14. Important Legislation By the start of the 1970’s, the environmental movement had gained significant momentum in the United States. Debate over environmental protection grew markedly during the 1970s, and much of the struggle occurred in the courts. Congress passed several statutes that gave courts a central role in environmental enforcement. The Clean Air Act amendments of 1970 required the Environmental Protection Agency (EPA) to set health-based standards for local air quality. Areas whose air quality did not meet those standards had to develop plans for meeting them. The Water Pollution Control Act amendments of 1972 imposed similar requirements for water pollution. Also, in 1971 the 26th Amendment to the Constitution, allowing 18-year olds to vote, is ratified. A year later the U.S. Supreme Court effectively bans capital punishment as cruel and unusual.

  15. U.S. Economy After the end of the Vietnam War in the 1970s, the U.S. economy was hurting. Because of high unemployment, high inflation, and the energy shortage, the United States entered a recession. The energy shortage happened because of a worldwide oil shortage. Nations around the world started to conserve their non-renewable oil supplies. The inflation during the 70s because their was a high demand for houses, jobs, cars and a low supply of them. The high unemployment was caused by the women work force and soldiers returning home from the war.

  16. World Events and U.S. Involvement During the early 1970s, the U.S. was involved in the Vietnam War. In 1971, U.S. planes bombed Vietcong Supply routes in Cambodia, which spreaded the war beyond Vietnam. From 1968 to 1973 efforts were made to end the conflict through diplomacy. In January 1973, an agreement reached and U.S. forces were withdrawn from Vietnam and U.S. prisoners of war were released.  In April 1975, South Vietnam surrendered to the North and Vietnam was reunited. The Vietnam War cost the United States 58,000 lives and 350,000 casualties. It also resulted in between one and two million Vietnamese deaths. It was the longest war in American history and the most unpopular American war of the twentieth century.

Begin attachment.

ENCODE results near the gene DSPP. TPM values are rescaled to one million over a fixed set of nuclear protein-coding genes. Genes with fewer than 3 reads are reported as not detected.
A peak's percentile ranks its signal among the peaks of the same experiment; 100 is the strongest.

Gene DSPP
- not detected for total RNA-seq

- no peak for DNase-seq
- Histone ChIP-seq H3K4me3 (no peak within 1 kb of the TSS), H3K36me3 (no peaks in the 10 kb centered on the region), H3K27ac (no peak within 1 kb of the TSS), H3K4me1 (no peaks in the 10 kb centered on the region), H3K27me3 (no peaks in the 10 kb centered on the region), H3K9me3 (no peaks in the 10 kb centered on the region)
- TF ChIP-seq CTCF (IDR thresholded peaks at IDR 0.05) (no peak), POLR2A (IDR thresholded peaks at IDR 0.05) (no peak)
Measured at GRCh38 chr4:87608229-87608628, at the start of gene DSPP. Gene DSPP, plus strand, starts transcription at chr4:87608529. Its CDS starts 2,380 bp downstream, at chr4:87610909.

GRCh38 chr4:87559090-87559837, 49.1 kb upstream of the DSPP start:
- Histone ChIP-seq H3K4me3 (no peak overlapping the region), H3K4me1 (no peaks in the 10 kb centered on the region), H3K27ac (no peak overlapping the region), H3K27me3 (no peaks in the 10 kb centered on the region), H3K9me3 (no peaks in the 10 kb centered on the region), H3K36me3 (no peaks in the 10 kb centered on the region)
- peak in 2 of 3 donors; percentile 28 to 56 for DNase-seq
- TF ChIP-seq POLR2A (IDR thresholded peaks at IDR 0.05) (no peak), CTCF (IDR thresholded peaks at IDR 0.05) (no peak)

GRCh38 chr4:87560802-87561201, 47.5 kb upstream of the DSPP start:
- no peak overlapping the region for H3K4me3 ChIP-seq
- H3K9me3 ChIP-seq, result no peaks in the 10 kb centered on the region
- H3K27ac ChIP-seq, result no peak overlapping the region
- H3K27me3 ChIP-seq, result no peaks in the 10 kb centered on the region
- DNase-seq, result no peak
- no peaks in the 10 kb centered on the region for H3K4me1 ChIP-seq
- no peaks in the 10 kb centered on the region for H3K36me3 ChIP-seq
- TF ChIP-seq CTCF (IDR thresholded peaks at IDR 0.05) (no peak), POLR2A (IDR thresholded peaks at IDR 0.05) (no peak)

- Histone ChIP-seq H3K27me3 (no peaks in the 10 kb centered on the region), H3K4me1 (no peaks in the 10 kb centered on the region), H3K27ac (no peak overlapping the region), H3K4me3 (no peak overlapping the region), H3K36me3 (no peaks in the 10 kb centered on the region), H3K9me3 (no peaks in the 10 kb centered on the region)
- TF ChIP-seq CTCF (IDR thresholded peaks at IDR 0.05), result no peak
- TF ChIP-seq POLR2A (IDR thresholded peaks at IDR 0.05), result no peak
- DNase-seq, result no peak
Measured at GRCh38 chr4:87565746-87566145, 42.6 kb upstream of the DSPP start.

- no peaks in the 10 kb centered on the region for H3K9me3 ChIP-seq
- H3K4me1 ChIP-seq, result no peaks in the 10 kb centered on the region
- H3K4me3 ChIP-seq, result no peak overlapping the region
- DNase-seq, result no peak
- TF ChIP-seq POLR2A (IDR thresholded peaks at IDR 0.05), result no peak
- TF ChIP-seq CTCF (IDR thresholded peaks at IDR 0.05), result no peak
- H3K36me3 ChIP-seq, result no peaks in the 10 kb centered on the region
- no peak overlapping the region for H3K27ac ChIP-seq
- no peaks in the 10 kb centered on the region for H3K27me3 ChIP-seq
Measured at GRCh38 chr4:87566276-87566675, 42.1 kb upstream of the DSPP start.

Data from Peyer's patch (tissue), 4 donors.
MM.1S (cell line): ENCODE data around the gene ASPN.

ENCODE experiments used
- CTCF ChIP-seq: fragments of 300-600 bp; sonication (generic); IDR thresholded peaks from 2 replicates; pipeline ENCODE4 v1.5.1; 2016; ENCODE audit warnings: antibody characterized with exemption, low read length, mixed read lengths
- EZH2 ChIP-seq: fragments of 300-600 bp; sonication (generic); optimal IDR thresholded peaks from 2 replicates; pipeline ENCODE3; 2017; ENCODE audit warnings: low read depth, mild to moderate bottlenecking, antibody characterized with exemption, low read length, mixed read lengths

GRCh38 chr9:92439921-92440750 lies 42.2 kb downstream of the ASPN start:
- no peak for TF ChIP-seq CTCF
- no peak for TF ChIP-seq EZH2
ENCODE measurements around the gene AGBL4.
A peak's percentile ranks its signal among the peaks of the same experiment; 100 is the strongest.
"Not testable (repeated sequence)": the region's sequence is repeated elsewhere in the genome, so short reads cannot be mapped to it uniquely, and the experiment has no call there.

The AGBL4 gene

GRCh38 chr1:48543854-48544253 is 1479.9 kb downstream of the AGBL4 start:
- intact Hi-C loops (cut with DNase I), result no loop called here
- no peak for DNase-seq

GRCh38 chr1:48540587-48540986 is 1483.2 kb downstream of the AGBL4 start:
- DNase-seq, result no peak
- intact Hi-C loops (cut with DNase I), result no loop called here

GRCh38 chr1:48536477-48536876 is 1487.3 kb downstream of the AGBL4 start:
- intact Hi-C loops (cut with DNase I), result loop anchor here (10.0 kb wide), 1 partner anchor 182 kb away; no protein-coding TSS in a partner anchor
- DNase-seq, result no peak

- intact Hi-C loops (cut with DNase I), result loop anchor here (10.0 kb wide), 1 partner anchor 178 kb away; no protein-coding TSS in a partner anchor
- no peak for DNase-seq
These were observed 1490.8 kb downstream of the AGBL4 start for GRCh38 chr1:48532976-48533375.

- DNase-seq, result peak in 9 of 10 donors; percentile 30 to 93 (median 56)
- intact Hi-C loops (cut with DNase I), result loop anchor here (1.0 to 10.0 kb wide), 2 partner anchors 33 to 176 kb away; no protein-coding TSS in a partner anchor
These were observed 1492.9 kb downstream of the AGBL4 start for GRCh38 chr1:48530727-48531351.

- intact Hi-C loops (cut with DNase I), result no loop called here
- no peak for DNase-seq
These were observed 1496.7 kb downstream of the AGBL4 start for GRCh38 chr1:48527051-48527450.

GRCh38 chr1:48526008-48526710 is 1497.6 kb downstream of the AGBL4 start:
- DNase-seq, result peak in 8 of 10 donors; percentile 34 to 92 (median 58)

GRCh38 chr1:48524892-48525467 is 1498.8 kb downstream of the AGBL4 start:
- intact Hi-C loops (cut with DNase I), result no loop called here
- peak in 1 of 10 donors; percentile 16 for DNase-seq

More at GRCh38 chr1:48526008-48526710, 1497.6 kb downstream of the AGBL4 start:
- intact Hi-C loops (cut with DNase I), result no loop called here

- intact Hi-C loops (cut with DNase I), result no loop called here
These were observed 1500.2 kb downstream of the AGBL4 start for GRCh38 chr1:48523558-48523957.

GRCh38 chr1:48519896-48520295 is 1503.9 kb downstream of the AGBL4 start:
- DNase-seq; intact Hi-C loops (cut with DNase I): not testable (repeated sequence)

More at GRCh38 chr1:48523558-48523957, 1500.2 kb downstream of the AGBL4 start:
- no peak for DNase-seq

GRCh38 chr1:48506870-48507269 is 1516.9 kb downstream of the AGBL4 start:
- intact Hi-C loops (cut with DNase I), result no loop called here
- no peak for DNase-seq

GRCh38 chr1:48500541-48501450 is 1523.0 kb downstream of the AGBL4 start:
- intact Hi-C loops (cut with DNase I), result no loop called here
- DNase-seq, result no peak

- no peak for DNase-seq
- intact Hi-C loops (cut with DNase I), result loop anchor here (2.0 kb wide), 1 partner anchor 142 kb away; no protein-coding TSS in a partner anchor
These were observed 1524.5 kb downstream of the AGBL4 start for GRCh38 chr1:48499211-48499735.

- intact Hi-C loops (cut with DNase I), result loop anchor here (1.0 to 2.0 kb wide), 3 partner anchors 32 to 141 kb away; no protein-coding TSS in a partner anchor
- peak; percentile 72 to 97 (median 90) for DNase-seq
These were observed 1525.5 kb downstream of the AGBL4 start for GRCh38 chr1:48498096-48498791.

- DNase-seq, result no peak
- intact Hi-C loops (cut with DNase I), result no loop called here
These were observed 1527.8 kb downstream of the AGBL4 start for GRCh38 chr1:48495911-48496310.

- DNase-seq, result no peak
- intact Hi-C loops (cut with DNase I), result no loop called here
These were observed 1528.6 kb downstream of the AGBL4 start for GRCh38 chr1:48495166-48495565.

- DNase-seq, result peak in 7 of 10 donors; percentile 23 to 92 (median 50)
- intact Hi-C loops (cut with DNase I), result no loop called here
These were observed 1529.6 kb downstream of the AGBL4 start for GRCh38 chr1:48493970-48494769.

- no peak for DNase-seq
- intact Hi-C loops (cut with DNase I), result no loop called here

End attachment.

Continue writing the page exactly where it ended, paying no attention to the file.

17. Explanation The theme of our project is “right on” and “dyno-mite”. The theme demonstrates the mood of the 70s because the decade was filled with dancing and happiness. The font we used reminds us of the 70s, because it looks hippie-ish. We used colorful backgrounds and colorful pictures because the decade appeared to be a happy time.

  18. Works Cited • "Fads of the 1970s." Fads of the 1970s. Web. 7 Feb. 2010. <>. • "Gerald R. Ford." Gerald R. Ford. The White House. Web. 7 Feb. 2010. <>. • "The People History." 1970's Fashions including prices. Web. 7 Feb. 2010. <>. • "The People History." Music Played in the 1970's Popular Music From the 70s. Web. 7 Feb. 2010. <>. • Schwenk, Albert E. "Compensation in the 1970s." Bureau of Labor Statistics. United States Department of Labor. Web. 7 Feb. 2010. <>.

  19. Rubric 400 points total for the research, PowerPoint, and presentation. Eighty percent of the grade will be completing the minimal requirements listed throughout this PowerPoint. Twenty percent of the grade will be awarded for creativity and thematic interpretation with possible extra points available.

  20. Feedback If you have time, please include feedback about the project. What did you learn? What did you like and/or dislike? How can the project be improved? Other comments and analysis would be appreciated. I learned a lot about the 1970’s, other than music. I learned how the economy was during one of the biggest wars in U.S history. I liked how we could design the PowerPoint to go with the theme and make it very flashy. I disliked all the slides that we had to do, maybe a little less slides would have been better.